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Improve Your ED Project Questionnaire

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Project data gathering done by economic developers is a mess. 

A poorly designed and hard-to-complete questionnaire can frustrate your prospect and leave economic developers with confusing, incomplete, or illegible responses. With the benefit of hindsight, economic developers often notice how the questionnaire could have been improved for a specific project, only after it is too late. With years of experience gathering project data (and plenty of hindsight), I have some advice on how you can improve your ED project questionnaire.

Since 1993, Impact DataSource has evaluated thousands of prospective economic development projects for EDO’s and state and local governments. Over the years, I have often provided a rather utilitarian project data sheet to our clients to obtain the details we need to prepare an impact analysis. For our purposes, we tend to focus on things like the investment and hiring schedule so that we can estimate the impact on the local economy and new tax revenues.

Often times, our EDO clients provide us with their data gathering sheet that the prospect has already completed. These documents – which have names like “incentive application” or “economic development survey” – generally ask for information about the company and its plans. The documents come in various formats such as:

  • Fillable PDF or Word Form
  • Flat PDF or Word Document
  • Excel Spreadsheet

No matter what the EDO calls the specific document or what format it takes, the problems with data gathering performed by most EDO’s is fairly consistent. Too often, the process to gather data from a prospective new business is too analog, too formal, and too confusing.

Too Analog

EDO’s spend thousands of dollars on their website and other digital marketing efforts but then send out a clunky Word or PDF document for the prospect to complete. Handwritten responses on a printed form, scanned and emailed back to the EDO. It’s better than a fax or snail mail but don’t kid yourself if you think that’s an enjoyable process for the prospect. EDO’s are customer service focused and should be easy to deal with in all aspects. A print and scan data form adds unnecessary friction and is a bad way to start a new relationship.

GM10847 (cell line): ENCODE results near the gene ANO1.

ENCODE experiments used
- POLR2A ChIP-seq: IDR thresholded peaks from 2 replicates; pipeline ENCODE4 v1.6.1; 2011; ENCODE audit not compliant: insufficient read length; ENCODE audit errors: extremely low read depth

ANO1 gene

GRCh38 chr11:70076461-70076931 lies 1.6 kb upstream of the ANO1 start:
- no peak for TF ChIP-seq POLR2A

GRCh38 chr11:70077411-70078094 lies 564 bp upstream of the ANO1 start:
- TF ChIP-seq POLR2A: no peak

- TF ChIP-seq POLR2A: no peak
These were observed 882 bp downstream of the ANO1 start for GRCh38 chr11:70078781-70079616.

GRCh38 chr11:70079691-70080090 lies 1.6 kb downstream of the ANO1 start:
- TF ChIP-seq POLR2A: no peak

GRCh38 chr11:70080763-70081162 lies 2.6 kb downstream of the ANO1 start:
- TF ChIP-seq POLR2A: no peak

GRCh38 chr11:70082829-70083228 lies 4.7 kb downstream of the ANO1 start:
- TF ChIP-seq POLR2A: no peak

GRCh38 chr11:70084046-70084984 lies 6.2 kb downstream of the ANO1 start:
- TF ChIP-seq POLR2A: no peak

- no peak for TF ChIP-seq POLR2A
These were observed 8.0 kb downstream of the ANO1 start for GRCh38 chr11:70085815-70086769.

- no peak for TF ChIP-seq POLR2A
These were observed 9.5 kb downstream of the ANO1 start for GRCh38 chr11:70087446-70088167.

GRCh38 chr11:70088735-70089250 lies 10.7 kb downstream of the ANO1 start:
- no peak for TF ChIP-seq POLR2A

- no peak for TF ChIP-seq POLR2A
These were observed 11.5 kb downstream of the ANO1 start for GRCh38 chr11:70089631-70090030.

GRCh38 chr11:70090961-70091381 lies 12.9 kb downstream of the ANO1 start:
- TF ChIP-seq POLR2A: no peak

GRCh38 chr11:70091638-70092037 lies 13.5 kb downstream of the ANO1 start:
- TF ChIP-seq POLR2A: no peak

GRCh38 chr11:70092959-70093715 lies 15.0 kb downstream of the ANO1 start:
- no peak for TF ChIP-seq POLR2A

In addition, as if frustrating a new prospect with an awkward form wasn’t bad enough, the detailed information about the project is buried in a hard to access file. Some EDO’s may re-type a few responses into their CRM, but very often the form simply ‘kept on file’.

Solution: Go Digital

It’s 2020. Everyone works from home. No one has a printer. Did I mention it’s 2020? Create a questionnaire that can be completed entirely online. The responses will be legible and the data will already be in a database instead of a scanned PDF file.

Too Confusing

It isn’t that hard to identify when a company representative was confused by a question. Some tell-tale signs of confusion include extra notes in the margin or the clear double counting of jobs for an expansion project.

Sometimes it’s a straightforward miscommunication, such as economic developer lingo making its way onto the form intended to be completed by a business owner. Other times, there are sections of the static form that just don’t apply to all prospective projects. But, in an effort to provide comprehensive information, the person completing the form fills out all sections of the document.

Solution: Be Clear and Present Only Relevant Questions

A dynamic, responsive data form that includes branching and clear language can eliminate bad data and reduce prospect frustration.

Too Formal

Sometimes these forms require the business owner to sign the document and attest to its accuracy or, in some cases, have the document notarized. If you’ve been in economic development any amount of time, you know project plans are extremely fluid. At the initial data gathering stage, there is little value in getting signatures because the information is almost certainly going to change.

If you’re going to offer the project an economic development incentive, you should require signatures on the final economic development agreement that spells out the company’s commitments as well as the EDO’s commitments. Please don’t require signatures on data sheets and skip the economic development agreement.

On the way to finalizing the economic development agreement, it might be worthwhile to conduct background checks on key company officials. This will require obtaining sensitive personally identifiable information. There should be a separate procedure for requesting and collecting this information and should absolutely stay off the project data form.

Solution: Focus on Project Evaluation and Save Due Diligence Steps for Later

A project-focused data form will obtain what you need to evaluate the project and allow you to save the formalities for background checks and negotiated economic development agreements if the project progresses.

The Impact DashBoard Data Form Solution

We’ve built a better solution for economic development project data gathering. The Impact DashBoard Data Form is a huge step forward for economic developers looking for a digital, dynamic, responsive, and project-focused data gathering tool. With Impact DashBoard, you are able to update information as it changes and you can generate engaging and concise Project Fact Sheets for all of your projects. And if you want to analyze the tax impact or model incentives for the project, it can do that too. If you’re looking for a better way to conduct project data gathering, look no further than Impact DashBoard.

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